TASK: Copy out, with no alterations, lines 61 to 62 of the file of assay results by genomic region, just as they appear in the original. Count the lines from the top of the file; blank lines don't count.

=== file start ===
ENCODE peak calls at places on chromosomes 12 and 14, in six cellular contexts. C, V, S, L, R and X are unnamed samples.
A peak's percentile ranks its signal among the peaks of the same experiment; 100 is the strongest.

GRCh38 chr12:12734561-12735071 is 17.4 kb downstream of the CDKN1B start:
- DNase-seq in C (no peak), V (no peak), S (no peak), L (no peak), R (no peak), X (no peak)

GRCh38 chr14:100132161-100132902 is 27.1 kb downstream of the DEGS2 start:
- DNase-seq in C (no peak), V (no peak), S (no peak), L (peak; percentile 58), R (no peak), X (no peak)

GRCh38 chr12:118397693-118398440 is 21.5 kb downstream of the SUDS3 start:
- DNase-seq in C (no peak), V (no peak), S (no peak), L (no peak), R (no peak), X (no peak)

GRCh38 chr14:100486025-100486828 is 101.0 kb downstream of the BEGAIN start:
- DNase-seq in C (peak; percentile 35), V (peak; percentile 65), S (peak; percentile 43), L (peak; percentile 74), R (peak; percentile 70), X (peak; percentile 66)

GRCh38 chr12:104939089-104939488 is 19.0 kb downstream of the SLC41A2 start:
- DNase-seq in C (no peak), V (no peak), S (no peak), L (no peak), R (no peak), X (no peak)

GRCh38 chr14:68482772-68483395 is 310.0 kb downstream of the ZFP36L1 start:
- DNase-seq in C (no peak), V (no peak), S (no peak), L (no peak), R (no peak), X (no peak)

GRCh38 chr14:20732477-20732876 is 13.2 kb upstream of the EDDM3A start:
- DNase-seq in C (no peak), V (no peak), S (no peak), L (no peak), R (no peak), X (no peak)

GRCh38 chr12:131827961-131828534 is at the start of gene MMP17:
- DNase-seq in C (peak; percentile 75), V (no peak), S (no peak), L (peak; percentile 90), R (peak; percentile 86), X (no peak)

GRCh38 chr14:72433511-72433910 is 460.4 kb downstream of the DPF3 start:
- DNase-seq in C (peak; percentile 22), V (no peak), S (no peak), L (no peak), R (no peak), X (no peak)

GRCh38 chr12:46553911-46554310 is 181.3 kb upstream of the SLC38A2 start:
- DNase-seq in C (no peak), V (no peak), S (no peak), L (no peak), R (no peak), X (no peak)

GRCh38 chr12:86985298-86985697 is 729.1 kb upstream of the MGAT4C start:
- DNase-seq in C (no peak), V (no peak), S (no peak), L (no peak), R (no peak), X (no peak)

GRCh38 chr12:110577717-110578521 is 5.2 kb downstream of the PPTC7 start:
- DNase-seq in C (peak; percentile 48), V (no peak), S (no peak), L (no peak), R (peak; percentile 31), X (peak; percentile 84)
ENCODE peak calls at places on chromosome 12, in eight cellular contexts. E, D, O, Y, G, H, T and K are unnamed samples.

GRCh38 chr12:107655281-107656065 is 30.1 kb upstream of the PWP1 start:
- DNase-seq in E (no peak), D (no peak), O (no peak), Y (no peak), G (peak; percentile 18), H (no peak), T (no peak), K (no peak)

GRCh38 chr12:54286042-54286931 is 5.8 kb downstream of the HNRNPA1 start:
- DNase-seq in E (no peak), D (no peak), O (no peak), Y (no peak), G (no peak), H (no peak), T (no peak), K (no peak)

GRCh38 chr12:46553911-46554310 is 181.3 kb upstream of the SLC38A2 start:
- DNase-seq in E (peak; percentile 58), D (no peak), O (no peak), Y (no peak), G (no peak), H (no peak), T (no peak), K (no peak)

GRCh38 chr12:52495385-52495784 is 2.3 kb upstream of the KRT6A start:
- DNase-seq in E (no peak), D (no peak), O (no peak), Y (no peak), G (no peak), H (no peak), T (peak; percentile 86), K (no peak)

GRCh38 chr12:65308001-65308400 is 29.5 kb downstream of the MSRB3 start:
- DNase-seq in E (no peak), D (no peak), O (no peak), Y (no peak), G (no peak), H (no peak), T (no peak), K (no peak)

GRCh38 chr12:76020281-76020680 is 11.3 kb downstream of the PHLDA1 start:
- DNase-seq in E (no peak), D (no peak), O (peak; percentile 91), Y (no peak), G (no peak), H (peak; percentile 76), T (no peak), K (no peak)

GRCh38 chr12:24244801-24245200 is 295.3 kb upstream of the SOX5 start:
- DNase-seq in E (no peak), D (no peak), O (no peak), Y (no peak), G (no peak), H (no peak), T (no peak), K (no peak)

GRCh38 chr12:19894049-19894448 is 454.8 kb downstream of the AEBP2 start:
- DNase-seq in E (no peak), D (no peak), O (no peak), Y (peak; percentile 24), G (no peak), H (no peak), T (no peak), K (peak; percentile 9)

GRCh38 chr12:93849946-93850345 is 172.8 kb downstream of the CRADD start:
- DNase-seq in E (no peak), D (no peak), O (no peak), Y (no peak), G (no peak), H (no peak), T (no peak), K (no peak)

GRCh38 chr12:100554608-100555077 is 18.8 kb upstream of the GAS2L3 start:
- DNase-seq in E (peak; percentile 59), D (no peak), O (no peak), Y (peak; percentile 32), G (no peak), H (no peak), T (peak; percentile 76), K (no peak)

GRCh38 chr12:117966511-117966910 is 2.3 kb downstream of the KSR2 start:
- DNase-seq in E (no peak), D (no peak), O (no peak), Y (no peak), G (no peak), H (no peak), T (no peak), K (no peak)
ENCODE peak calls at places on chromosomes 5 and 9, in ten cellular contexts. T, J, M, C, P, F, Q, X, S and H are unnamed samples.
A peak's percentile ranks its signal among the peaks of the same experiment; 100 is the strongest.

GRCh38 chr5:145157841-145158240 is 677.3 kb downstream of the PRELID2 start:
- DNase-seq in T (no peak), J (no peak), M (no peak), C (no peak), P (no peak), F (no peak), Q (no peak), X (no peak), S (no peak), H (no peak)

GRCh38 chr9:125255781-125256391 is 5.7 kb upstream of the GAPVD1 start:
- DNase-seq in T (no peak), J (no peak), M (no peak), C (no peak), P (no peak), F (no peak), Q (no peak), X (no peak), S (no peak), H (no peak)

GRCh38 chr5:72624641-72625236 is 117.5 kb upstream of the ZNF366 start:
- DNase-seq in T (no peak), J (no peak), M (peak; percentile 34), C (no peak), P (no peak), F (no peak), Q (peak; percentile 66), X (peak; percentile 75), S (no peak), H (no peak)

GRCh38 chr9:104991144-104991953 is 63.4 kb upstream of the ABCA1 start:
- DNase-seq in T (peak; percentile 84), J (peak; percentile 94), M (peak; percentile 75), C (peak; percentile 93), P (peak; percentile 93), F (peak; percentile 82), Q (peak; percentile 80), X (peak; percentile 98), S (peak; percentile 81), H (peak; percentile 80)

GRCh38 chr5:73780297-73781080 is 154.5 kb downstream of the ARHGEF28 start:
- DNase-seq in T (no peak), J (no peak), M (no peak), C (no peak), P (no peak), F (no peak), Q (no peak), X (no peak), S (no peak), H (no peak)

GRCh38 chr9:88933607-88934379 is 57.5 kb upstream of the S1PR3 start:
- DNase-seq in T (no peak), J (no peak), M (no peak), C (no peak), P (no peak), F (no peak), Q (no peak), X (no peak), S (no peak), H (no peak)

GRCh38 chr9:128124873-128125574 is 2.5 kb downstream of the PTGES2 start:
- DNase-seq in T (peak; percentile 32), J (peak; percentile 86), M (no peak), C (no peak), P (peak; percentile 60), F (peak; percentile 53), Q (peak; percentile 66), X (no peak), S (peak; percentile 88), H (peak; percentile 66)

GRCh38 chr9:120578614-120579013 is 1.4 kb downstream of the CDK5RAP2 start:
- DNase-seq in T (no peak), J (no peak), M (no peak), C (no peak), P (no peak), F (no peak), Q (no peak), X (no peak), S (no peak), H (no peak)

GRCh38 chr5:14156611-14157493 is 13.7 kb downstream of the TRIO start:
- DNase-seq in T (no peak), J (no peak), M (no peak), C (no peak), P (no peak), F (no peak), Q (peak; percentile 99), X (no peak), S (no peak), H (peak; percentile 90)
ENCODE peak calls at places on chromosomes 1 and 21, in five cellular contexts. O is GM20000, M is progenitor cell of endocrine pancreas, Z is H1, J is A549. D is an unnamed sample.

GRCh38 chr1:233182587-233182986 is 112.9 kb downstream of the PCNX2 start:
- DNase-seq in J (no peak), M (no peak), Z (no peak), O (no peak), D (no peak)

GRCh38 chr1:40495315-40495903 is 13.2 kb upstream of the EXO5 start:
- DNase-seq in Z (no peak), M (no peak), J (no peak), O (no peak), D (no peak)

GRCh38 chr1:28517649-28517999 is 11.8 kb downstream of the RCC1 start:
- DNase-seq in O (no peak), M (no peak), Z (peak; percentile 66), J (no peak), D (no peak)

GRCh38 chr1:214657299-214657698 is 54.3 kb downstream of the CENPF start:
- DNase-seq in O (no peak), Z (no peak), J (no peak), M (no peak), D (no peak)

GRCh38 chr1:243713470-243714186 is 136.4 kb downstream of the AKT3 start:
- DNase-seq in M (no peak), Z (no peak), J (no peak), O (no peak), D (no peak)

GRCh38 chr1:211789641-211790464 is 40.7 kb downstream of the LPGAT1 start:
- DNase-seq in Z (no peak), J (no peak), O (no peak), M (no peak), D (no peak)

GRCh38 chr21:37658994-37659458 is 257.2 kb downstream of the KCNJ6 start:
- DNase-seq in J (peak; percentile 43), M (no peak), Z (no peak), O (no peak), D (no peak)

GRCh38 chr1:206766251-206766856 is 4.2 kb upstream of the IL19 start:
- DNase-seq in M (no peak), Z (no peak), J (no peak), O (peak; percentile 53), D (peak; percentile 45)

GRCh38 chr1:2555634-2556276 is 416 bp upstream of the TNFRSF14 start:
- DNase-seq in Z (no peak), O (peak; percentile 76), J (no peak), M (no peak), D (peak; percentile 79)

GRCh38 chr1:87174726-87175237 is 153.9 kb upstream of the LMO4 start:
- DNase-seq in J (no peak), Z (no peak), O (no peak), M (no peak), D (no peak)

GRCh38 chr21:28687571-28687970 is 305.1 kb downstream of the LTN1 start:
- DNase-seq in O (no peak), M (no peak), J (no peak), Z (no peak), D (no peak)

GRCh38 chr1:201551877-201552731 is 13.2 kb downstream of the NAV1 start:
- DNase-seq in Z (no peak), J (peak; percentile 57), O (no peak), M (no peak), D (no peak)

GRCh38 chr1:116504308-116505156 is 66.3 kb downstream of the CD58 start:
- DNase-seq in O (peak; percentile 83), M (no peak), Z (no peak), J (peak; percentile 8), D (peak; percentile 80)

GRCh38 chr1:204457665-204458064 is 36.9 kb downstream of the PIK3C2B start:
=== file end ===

- DNase-seq in T (no peak), J (no peak), M (no peak), C (no peak), P (no peak), F (no peak), Q (no peak), X (no peak), S (no peak), H (no peak)

GRCh38 chr9:88933607-88934379 is 57.5 kb upstream of the S1PR3 start: